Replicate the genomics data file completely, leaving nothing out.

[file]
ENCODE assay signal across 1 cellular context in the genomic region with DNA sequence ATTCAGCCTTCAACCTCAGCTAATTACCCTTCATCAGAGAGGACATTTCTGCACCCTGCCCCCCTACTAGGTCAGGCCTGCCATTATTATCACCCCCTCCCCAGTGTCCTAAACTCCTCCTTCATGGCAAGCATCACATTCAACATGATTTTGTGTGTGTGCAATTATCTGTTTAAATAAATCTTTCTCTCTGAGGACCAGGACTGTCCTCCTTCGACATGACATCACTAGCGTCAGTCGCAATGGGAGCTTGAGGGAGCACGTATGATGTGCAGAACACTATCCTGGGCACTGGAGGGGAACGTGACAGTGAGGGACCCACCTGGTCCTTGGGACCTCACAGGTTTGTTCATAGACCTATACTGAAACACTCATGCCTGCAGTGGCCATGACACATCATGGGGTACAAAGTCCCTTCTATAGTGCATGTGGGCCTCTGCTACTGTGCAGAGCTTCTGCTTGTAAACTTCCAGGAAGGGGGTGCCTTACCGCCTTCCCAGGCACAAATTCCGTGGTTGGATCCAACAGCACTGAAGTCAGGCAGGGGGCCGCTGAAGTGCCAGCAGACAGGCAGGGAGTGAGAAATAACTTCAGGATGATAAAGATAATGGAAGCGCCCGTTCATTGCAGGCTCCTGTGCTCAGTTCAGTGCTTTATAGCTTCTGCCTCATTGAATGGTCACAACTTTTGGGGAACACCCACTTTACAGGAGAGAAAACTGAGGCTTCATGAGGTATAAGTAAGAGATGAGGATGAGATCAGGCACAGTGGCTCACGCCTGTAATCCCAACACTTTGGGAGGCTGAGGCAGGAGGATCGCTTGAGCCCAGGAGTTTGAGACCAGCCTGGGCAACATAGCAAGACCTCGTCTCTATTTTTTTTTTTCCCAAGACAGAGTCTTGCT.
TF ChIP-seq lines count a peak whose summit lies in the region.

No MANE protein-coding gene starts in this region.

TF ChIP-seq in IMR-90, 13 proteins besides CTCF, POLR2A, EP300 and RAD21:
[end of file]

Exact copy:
ENCODE assay signal across 1 cellular context in the genomic region with DNA sequence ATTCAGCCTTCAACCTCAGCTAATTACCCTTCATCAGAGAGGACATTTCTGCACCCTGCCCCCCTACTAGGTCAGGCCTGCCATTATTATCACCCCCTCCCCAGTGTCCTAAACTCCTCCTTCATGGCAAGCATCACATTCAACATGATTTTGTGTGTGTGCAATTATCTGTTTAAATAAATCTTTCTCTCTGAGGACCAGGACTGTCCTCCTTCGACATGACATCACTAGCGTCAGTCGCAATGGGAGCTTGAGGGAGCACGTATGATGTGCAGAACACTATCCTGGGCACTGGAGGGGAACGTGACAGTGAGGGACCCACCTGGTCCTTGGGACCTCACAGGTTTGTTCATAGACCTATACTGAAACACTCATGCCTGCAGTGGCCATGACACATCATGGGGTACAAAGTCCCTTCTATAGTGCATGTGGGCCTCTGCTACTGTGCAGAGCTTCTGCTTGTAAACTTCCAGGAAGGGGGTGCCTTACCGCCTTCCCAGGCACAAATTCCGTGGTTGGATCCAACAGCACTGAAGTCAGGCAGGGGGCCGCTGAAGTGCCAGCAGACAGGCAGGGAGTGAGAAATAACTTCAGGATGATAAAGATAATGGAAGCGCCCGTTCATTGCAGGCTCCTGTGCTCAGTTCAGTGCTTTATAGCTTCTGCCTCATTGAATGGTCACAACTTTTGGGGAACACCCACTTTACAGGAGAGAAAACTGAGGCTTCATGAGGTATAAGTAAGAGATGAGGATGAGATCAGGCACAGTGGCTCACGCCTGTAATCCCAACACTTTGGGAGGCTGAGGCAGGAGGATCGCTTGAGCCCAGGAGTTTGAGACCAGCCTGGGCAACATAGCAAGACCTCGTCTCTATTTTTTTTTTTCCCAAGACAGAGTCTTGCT.
TF ChIP-seq lines count a peak whose summit lies in the region.

No MANE protein-coding gene starts in this region.

TF ChIP-seq in IMR-90, 13 proteins besides CTCF, POLR2A, EP300 and RAD21: